Dollar Inches Up Amid Debate, Betting Odds Tilt Toward Trump

Last updated: June 28, 2024
Trump and Biden debate
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The US dollar edged higher on Friday, gaining as much as 0.2% before trimming its rise, marking the sixth consecutive weekly advance. President Joe Biden’s early stumbles in the debate raised concerns about his ability to compete against Trump in November.

Trump reaffirmed his promise to impose 10% tariffs on imports if re-elected, a move that could fuel inflation and delay interest-rate cuts, which might support the dollar.

“Markets likely extrapolated today’s debate outcome to the actual election outcome in November,” said Carol Kong, strategist at Commonwealth Bank of Australia. “Trump’s policies are likely to add to inflationary pressures and escalate trade tensions, thereby supporting US interest rates and the safe haven for US dollar.”

Asian currencies remained mostly steady, while the Mexican peso dipped nearly 1% before reducing its loss to 0.2%. Treasury yields nudged higher, and US equity futures saw modest gains ahead of the Federal Reserve’s preferred inflation measure.

Despite a slow start, Biden finished the debate strong, according to Vice President Kamala Harris. However, PredictIt’s live betting odds shifted in Trump’s favor, now giving him a 58% chance to win, up from 53% pre-debate.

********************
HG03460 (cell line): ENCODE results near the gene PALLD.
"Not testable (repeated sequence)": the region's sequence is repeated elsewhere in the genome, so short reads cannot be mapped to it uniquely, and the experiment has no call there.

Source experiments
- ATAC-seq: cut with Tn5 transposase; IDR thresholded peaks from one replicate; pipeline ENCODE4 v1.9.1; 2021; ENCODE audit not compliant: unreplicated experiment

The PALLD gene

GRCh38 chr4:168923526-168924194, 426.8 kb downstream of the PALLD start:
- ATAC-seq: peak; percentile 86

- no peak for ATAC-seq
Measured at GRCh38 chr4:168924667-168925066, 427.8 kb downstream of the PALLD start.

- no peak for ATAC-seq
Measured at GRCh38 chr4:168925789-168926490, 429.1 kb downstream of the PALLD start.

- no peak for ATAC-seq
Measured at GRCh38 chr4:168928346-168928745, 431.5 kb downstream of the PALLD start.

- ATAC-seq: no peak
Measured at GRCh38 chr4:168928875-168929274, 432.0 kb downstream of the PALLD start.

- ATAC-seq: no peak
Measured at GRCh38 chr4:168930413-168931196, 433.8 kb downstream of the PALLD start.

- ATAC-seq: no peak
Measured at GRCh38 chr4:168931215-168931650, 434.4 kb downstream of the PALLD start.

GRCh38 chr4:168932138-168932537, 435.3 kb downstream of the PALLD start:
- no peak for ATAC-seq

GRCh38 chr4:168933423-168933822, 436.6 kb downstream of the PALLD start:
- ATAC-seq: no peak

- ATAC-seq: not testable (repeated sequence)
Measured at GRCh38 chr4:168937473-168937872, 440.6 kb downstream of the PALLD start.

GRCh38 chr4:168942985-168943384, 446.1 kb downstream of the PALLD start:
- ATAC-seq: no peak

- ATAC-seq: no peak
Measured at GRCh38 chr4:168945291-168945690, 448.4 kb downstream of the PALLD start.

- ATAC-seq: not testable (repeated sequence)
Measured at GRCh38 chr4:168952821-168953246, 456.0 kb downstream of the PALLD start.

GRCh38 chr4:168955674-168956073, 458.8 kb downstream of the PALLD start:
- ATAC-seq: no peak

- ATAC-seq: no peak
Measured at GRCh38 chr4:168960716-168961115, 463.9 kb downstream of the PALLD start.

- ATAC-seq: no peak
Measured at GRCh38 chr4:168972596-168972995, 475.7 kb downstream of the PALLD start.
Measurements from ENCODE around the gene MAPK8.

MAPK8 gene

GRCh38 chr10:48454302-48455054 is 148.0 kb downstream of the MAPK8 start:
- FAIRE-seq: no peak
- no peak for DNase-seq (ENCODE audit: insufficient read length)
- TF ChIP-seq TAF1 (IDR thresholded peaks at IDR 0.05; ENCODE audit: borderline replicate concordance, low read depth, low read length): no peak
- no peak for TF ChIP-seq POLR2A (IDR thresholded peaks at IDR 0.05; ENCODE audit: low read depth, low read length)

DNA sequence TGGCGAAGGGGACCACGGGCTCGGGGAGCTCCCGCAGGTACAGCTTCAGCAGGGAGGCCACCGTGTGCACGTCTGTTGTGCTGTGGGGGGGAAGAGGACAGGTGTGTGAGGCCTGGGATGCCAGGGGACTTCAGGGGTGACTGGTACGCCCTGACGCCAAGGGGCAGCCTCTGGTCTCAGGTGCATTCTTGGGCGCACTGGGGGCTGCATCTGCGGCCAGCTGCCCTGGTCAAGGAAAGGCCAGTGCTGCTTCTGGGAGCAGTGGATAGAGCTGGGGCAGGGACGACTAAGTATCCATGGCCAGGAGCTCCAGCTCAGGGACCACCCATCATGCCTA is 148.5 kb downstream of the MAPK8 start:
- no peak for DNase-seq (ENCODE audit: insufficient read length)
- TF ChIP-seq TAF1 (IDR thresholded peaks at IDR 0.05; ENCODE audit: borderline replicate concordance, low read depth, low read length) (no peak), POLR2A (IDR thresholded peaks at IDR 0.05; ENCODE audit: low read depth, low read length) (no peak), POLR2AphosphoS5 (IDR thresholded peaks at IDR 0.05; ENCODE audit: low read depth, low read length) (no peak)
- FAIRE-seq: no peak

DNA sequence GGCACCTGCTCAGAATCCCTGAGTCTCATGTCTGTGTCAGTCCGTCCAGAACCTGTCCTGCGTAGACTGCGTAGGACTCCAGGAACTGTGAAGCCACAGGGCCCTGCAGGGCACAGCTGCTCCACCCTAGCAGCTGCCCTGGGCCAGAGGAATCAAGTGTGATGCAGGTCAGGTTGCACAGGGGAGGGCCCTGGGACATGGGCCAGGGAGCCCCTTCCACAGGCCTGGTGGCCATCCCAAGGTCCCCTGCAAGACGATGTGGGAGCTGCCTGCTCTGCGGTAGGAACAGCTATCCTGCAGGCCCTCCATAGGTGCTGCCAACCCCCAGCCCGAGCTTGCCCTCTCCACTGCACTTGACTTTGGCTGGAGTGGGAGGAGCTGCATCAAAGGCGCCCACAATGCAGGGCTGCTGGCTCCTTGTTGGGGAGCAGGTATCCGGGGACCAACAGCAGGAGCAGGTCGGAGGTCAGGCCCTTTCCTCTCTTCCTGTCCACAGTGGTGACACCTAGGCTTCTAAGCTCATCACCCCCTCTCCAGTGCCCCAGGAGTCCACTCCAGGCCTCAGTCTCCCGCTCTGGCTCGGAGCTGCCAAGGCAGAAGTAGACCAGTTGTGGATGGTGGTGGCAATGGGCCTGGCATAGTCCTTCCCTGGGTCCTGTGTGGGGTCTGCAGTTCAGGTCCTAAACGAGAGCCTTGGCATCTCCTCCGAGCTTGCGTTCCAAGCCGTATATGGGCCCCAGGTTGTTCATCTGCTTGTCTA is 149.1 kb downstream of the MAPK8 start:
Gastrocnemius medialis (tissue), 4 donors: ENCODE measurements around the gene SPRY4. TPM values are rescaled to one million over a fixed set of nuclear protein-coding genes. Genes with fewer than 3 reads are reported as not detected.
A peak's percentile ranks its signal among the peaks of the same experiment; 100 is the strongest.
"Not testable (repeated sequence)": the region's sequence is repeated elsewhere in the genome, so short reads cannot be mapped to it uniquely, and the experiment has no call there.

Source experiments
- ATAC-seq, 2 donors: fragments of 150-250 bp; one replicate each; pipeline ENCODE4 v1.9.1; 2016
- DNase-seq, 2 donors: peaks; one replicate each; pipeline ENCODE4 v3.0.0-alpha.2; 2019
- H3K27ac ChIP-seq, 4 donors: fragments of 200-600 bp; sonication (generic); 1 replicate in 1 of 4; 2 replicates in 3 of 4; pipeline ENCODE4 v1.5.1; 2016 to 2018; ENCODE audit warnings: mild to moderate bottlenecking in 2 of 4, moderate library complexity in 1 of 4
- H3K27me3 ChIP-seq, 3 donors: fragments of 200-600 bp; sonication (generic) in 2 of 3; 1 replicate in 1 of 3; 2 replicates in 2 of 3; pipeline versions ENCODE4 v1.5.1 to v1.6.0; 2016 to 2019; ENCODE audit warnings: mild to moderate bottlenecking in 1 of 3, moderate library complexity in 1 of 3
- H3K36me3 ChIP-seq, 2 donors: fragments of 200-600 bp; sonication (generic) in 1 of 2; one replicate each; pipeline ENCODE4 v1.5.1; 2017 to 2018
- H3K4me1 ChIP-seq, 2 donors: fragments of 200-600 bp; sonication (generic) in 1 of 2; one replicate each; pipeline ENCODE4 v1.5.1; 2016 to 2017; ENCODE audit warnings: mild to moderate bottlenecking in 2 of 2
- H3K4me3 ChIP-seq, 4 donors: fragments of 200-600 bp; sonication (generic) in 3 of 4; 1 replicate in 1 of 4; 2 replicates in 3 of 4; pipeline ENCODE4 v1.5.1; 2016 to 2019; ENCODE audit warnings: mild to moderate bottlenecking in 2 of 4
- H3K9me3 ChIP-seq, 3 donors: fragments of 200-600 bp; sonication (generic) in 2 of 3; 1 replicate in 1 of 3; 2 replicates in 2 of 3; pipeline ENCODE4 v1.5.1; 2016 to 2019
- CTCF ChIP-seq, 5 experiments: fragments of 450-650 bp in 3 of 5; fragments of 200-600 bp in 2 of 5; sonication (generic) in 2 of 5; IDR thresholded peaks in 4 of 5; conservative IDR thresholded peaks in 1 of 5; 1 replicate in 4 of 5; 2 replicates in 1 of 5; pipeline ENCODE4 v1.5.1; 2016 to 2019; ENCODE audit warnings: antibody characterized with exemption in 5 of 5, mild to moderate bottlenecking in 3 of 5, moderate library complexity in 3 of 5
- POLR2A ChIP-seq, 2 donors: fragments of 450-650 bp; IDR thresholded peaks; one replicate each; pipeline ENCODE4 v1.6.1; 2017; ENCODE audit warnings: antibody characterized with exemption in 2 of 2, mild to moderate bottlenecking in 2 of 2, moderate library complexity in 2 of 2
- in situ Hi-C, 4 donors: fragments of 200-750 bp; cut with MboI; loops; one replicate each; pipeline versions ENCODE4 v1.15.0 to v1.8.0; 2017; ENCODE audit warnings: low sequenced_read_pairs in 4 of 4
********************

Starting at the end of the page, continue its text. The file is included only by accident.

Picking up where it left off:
While US consumer spending data due Friday could weaken the dollar, Mahjabeen Zaman, head of FX research at ANZ Bank in Sydney, expects it to remain resilient next week as investors prepare for election risks in France and the UK.

Asian equities were largely positive, with most regional stock markets gaining during the debate. Chinese benchmarks recovered early losses, moving away from correction territory as traders welcomed the absence of aggressive comments on China. The Hang Seng China Enterprises Index climbed up to 0.8%.

“It’s a positive surprise for this part of the world, but only moderately so,” said Redmond Wong, market strategist at Saxo Capital Markets. The approach to China depends not only on presidential candidates but also on Congress, suggesting a potential escalation of tensions ahead.

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